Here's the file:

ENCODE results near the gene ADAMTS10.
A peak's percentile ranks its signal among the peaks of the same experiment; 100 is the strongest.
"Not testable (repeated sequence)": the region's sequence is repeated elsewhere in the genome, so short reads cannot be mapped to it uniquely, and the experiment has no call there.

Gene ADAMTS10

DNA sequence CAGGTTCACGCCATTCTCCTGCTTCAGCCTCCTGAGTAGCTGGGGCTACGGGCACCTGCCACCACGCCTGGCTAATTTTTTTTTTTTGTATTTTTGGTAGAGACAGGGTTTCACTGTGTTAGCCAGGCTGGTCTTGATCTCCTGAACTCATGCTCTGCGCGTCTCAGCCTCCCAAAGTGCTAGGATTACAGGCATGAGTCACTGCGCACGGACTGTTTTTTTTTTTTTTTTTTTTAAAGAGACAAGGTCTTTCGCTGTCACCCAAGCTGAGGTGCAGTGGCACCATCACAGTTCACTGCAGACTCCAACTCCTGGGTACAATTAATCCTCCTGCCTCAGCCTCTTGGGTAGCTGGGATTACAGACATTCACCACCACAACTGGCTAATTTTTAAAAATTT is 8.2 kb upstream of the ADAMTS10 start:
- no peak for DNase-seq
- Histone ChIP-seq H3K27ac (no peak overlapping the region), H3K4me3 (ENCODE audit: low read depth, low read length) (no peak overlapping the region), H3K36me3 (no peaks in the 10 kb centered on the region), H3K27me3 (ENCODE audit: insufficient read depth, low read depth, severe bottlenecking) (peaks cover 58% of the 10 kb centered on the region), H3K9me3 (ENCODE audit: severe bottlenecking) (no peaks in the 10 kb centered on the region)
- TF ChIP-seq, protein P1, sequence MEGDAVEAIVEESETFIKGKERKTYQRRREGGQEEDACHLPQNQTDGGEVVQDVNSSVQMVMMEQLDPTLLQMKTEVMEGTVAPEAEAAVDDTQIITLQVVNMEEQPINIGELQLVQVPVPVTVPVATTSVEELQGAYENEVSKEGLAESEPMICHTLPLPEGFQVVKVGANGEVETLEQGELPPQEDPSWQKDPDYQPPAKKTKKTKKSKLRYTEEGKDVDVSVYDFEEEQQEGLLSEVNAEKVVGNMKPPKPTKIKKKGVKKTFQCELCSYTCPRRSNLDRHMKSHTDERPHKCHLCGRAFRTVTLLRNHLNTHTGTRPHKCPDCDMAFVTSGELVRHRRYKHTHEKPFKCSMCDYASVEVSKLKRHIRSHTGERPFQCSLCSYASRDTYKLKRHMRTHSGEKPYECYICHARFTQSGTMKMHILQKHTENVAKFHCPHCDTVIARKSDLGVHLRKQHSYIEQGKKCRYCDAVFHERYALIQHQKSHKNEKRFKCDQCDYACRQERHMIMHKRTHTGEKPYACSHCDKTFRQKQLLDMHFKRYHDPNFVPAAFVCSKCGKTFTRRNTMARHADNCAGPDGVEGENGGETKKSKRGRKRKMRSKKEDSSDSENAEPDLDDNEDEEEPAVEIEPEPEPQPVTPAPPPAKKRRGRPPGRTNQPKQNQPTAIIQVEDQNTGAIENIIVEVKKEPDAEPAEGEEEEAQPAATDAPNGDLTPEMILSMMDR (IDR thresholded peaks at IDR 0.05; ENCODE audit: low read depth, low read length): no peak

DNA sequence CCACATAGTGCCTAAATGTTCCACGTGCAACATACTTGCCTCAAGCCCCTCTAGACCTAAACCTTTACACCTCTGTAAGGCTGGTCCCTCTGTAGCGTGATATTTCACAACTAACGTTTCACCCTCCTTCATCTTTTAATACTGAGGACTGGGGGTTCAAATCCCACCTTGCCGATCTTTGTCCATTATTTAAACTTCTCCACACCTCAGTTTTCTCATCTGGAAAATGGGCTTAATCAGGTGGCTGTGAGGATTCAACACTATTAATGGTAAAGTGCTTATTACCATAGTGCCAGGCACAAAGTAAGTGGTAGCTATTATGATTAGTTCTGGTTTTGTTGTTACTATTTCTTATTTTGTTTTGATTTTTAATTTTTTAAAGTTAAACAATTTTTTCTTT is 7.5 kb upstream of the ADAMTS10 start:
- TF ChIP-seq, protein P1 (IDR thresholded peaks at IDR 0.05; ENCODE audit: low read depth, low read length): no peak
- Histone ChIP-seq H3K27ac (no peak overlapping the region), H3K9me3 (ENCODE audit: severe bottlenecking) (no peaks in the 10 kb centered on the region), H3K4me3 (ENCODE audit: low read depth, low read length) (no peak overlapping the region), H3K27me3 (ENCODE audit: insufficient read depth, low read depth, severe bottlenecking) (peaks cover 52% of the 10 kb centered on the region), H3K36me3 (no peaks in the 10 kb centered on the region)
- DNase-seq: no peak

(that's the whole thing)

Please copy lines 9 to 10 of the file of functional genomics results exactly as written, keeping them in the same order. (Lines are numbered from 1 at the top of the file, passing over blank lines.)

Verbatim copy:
DNA sequence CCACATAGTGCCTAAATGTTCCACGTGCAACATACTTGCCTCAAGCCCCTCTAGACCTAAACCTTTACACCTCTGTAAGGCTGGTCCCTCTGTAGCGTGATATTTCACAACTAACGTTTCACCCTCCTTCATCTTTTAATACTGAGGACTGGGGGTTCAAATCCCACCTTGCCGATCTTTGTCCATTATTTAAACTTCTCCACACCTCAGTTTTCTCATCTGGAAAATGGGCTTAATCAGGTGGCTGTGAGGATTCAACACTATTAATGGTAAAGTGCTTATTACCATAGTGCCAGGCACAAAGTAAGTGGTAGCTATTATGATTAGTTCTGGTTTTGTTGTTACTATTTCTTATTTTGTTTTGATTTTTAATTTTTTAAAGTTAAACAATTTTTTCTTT is 7.5 kb upstream of the ADAMTS10 start:
- TF ChIP-seq, protein P1 (IDR thresholded peaks at IDR 0.05; ENCODE audit: low read depth, low read length): no peak